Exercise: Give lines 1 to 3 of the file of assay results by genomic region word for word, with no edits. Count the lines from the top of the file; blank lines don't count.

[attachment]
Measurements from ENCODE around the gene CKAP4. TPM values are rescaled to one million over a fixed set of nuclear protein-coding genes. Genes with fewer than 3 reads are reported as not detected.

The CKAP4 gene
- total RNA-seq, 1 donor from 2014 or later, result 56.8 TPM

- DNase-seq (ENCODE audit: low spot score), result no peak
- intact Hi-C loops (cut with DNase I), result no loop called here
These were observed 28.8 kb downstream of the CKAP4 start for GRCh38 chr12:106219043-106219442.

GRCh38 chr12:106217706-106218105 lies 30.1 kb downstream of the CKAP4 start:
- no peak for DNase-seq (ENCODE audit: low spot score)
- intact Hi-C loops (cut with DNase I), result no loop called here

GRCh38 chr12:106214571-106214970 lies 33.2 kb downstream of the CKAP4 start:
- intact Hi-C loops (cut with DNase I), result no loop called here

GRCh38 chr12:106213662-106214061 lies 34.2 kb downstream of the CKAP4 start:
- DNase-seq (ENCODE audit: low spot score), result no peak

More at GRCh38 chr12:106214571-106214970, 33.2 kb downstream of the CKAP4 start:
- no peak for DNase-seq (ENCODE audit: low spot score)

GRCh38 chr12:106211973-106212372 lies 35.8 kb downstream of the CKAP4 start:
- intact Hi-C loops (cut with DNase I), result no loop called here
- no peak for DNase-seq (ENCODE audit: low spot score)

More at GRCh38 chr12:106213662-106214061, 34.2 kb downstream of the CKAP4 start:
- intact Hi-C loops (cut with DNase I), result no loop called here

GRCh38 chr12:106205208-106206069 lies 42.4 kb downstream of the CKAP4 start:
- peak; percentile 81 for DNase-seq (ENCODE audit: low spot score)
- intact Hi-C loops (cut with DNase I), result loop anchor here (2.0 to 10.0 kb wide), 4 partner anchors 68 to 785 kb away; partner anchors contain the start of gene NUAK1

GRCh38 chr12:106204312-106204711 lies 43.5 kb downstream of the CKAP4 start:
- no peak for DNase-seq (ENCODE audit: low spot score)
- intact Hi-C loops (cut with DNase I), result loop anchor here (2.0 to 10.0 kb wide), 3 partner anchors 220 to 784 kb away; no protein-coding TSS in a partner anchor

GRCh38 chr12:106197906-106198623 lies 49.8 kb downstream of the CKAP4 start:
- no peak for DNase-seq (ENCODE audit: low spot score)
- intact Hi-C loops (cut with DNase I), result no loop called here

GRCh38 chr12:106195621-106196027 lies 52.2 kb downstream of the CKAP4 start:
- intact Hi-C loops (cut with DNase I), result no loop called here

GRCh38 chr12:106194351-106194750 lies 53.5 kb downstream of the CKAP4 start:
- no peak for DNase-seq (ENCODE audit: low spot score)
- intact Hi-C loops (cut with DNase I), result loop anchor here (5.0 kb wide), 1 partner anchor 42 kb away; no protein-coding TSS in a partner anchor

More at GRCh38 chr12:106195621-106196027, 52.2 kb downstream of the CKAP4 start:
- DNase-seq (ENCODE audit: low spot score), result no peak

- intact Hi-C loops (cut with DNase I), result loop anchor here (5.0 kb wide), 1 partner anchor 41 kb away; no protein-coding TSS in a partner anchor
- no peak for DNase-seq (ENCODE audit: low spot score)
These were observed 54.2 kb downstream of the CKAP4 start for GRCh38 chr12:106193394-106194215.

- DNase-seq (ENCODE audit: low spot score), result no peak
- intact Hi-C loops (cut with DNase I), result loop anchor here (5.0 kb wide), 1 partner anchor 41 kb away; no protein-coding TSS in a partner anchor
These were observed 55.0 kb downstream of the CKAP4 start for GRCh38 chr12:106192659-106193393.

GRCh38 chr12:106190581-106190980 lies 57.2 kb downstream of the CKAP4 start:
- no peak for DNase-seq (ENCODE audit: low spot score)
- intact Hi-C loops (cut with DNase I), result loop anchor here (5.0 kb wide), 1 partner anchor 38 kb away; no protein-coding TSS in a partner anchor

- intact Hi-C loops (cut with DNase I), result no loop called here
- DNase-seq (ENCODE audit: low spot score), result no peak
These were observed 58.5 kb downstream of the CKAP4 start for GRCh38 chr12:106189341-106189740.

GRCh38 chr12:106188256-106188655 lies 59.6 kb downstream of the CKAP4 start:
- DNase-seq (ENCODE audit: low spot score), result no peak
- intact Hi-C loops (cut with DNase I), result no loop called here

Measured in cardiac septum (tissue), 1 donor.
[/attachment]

Measurements from ENCODE around the gene CKAP4. TPM values are rescaled to one million over a fixed set of nuclear protein-coding genes. Genes with fewer than 3 reads are reported as not detected.

The CKAP4 gene
- total RNA-seq, 1 donor from 2014 or later, result 56.8 TPM